Wednesday, August 26, 2009

The Next Big One

I'm starting a feature in Atlanta in September. It'll be great to be working at home again and I'm looking forward to seeing a lot of old friends. As a prelude, I'm driving cross-country from California to Atlanta (the car I had in California finally gave up the ghost and I had to bring my truck from Georgia out here, meaning I've got to drive it back since I'll be there for a while). I think I'm going to take I-40 instead of I-10 (nothing is more depressing than 2 days across Texas alone). Anyone got any good things to see on that route? I might stop by Tombstone but don't really know of anything else. Give me some ideas.

Saturday, August 22, 2009

Fill In Work

Let's talk about something that we all face every now and then as professional Dolly Grips- the Fill In Day. Lately, as I'm between shows, I've been getting calls to fill in for Dolly Grips who want to take days off. I've done days on everything over the past few years from Bones to Mad Men. Over the past couple of weeks, the calls came so frequently I've had to turn down days (I am on vacation after all, and have an extensive "honey do" list to complete).These days can be your saving grace as an out of work Dolly Grip. Dolly Grips on shows hate to take days off (in general). We understand the intricate balance between Camera Operator and Dolly Grip and don't want to upset it. I always feel guilty about doing it, but as a friend of mine said long ago, "Life intrudes." Sometimes you have to do it, and it is a big relief to have a good Dolly Grip available who can step in and make it as seamless as possible. Luckily, most of us know each other and who we can trust not to come in and totally change around the settings on our boom controls, or have the Key Grip say,"who was THAT guy?" when we return. So, if you have a good reputation, you can actually find a nice little niche as a temp Dolly Grip, working two or three days a week just filling in on second units or days when the guy just wants a day off.
Here are some simple rules:

Don't try to be "Super Day Player." If you're filling in for "B" camera, you have a lot of spare time. You may be tempted to race in every time something is called for just to eliminate boredom and justify your presence. The guys have a rhythm. Don't upset it. Let them know you're available to help them tie on that 12 x 12 and then go have a seat on an apple box.

Do what you know. If you're "A" camera, it can be a little stressful being thrown in among a tightly knit group. You don't know the system, you don't know the MO. Do what you know. If you think you need a floor, lay it. Ignore the DP saying, "You need a floor for this?" I did and it worked out fine.

If your dolly is tuned to someone's specifications and you can't find "up" to save your life, look for an alternative. I did a day on a show where the Dolly Grip had a dolly specially tuned to his preferences. After I blew four takes on the first shot, I switched it out for the "C" camera dolly we just happened to have on stage and everything was, well, not fine, but better.

Try and put everything back as you found it. You'll want the next guy to do it for you.

Remember, your goal is to have the Key Grip say to the Dolly Grip when he returns:" You want to take next Friday off?" (OK I'm just kidding).

Wednesday, August 19, 2009

This Is What It's Come To......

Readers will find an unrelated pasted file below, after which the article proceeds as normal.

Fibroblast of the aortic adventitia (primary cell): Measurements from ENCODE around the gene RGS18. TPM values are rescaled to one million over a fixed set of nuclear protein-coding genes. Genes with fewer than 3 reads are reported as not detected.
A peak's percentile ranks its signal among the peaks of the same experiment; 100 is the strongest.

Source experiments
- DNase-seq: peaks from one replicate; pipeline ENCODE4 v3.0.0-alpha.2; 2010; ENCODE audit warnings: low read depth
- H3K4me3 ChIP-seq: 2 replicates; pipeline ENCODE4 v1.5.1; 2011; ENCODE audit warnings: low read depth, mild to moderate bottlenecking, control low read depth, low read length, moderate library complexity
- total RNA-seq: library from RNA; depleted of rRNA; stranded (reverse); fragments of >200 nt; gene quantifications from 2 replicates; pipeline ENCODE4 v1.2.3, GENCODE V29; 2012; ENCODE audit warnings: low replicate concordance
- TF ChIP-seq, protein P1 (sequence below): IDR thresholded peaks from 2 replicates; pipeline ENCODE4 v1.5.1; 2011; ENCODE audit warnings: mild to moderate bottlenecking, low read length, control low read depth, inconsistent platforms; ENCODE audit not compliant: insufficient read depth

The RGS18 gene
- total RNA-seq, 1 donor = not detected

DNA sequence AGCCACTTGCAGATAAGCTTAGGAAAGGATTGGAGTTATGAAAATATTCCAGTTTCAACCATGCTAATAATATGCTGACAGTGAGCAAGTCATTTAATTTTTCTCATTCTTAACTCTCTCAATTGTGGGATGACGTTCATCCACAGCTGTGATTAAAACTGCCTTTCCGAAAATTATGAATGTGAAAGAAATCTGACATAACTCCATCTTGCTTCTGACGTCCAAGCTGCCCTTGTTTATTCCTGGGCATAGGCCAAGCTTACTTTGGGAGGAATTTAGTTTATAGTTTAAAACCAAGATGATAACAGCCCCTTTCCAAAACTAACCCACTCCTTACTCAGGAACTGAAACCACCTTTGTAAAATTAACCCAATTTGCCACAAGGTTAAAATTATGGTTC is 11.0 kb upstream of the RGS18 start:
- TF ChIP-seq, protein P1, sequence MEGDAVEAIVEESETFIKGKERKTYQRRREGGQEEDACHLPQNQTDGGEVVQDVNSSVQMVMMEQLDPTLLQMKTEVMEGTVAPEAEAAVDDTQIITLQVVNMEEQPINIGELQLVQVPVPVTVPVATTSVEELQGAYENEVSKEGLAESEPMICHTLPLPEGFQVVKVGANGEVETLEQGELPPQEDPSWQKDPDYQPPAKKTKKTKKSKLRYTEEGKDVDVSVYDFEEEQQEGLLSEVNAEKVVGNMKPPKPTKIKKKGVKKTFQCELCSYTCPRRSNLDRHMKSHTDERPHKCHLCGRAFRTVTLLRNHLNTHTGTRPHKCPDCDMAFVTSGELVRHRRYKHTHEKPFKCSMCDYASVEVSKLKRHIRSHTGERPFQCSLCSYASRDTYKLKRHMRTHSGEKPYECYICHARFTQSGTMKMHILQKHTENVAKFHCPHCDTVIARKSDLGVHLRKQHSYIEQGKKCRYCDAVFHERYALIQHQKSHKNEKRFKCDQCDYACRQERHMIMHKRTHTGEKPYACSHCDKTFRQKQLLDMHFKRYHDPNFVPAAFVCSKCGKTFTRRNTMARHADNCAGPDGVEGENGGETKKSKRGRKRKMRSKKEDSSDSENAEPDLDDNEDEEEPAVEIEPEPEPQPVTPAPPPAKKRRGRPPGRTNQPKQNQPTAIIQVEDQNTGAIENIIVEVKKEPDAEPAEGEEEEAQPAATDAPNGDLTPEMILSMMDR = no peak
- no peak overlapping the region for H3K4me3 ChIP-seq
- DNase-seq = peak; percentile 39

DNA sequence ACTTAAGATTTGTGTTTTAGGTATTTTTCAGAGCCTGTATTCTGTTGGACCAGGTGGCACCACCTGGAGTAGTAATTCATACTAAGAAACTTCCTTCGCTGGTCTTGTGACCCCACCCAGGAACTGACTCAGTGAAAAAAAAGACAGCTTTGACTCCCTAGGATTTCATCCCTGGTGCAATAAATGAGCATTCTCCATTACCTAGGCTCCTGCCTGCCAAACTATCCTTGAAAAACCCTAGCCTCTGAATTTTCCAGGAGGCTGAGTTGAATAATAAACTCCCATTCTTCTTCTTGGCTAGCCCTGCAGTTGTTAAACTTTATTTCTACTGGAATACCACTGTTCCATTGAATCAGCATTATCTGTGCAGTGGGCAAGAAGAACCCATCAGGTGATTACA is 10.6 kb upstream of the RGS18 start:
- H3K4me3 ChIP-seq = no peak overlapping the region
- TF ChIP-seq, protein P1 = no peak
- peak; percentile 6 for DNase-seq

What do a day and a music video have in common? Nothing unless a day is actually 25 hours long. That's right. I just worked a 25 hour day. On a music video. I don't even know where they show these things anymore. Music videos, long the punchline to any of several jokes concerning low rates and long hours, are now a valid employment option in today's uncertain Hollywood production climate. I actually had a valid excuse for doing it. The Key is a great guy and a great commercial Key Grip and is one of those rare people whom (who? whom? I don't know I've been up for 28 hours) I can always call when things are getting tight financially, and he will always have a job for me. It may not be a five-day commercial (although he's come through on quite a few of those too), but it will involve a valid, legal means of earning money. He got me through the writer's strike relatively unscathed. As a result, I don't mind coming out on the occasional crappy job to try and stay on his good side, and let him know that I'm in for the good as well as the occasionally horrible. I'll be honest here, I don't really need the money right now. Fill-in work has kept me pretty busy, taking over for the Dolly Grips I know who want to take days off and need someone they can trust to cover them. And I'm starting a feature in September. This one was a little different, though. Guys who usually do big features and would not normally take a music video were on this one. At about 2/3 their normal rate. And it was a Union job. Yes, you read that right. It went on for 25 hours, was Union, and the rates were not just a "little low," they were insulting. These guys needed the work. Production, of course, had no idea of the caliber of Grips they had, nor any idea of how much time and money they saved them over the course of this grueling slog. These guys worked just as hard on this piece of crap as they would have on the 100 million dollar features they often do. In fact, these producers (who, I'm sure if you asked them, would tell you that they identify themselves as "Liberal" and "for the rights of everyone to earn a fair wage") basically stuck it in and broke it off. Yes, I know, don't take the job if you don't like the terms, but 25 hours? This is what it's come to. Thanks, Governor Swarzeneggar, and thank you California Assembly for your aggressive moves to protect the industry for which this state is known throughout.... oh that's right, you didn't. One image comes to mind: A Jackass....playing a Fiddle....while Rome burns.